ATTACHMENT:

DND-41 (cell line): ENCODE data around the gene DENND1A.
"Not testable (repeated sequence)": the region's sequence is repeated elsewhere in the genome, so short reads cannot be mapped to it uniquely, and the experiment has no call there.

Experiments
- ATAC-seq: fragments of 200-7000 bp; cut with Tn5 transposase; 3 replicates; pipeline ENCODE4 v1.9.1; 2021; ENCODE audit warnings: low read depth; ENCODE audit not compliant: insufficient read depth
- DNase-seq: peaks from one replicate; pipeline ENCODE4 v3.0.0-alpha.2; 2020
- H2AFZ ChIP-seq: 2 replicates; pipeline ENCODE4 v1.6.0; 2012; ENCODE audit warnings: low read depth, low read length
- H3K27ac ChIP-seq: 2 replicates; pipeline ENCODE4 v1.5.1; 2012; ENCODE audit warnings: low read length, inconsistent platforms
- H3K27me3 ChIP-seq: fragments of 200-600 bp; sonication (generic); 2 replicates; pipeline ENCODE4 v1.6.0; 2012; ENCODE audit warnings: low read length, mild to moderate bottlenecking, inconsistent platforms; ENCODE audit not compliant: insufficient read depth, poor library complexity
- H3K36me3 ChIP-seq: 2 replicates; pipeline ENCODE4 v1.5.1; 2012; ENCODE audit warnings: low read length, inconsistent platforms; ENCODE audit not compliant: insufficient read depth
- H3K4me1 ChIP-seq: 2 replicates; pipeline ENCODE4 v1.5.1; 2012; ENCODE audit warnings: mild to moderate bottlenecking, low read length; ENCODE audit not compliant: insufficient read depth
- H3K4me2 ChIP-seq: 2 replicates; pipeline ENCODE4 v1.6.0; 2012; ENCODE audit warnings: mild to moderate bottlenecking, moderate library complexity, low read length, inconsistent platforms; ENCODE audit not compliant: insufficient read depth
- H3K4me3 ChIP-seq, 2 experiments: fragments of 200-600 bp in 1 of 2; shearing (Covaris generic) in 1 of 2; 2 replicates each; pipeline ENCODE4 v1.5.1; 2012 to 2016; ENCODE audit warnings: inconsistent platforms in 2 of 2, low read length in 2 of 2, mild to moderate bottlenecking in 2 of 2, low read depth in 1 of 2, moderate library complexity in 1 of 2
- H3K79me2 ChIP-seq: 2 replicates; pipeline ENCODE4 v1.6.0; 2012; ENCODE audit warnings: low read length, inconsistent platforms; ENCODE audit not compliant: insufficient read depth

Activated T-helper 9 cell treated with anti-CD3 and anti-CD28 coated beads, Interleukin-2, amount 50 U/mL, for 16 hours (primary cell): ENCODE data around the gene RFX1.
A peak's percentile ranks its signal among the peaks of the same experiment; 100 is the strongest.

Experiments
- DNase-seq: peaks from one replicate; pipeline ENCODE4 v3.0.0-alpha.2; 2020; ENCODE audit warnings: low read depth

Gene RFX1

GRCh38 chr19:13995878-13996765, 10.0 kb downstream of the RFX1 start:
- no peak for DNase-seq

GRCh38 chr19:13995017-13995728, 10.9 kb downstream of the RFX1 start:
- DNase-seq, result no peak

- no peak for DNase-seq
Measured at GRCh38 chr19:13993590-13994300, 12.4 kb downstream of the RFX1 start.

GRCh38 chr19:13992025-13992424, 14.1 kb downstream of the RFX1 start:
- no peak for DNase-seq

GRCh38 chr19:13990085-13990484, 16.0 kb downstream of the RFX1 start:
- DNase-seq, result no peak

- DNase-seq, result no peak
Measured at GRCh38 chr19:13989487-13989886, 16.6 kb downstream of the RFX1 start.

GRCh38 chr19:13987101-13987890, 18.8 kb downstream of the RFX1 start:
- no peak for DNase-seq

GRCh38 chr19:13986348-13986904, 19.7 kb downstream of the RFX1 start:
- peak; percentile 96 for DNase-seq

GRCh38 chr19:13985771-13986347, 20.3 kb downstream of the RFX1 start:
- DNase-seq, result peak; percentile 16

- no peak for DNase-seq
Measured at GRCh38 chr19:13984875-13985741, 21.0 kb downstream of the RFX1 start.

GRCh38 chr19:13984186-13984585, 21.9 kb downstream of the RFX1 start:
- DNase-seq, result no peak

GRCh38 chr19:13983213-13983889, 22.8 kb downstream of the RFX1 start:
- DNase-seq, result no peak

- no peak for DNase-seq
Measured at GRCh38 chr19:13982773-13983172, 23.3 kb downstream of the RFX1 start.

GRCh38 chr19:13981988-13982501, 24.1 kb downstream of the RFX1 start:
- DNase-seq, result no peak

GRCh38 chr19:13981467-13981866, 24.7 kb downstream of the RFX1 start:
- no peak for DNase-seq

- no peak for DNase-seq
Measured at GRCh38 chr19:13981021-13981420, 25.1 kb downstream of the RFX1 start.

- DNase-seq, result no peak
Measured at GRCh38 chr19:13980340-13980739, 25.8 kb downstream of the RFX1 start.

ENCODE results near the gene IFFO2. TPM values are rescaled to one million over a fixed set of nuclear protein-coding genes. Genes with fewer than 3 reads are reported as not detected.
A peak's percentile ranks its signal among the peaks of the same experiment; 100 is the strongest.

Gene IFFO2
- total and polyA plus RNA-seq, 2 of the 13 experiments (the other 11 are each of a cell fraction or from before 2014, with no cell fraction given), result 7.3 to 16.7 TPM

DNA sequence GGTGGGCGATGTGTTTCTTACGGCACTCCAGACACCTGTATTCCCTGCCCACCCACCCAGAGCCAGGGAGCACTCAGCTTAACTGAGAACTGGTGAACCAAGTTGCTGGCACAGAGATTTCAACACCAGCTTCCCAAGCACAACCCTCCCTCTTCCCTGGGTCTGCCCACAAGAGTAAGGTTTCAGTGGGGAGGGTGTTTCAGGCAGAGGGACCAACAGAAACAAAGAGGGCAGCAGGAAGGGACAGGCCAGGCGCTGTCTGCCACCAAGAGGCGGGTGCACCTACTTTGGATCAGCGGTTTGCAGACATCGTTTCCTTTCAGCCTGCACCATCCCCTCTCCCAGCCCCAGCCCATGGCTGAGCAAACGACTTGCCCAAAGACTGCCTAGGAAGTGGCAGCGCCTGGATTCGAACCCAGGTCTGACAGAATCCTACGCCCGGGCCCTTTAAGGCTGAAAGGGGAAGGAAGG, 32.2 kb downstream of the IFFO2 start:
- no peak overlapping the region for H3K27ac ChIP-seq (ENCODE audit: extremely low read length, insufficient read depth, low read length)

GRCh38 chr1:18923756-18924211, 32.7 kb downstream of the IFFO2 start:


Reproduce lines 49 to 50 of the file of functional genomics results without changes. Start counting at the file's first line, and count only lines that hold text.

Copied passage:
- no peak for DNase-seq
Measured at GRCh38 chr19:13981021-13981420, 25.1 kb downstream of the RFX1 start.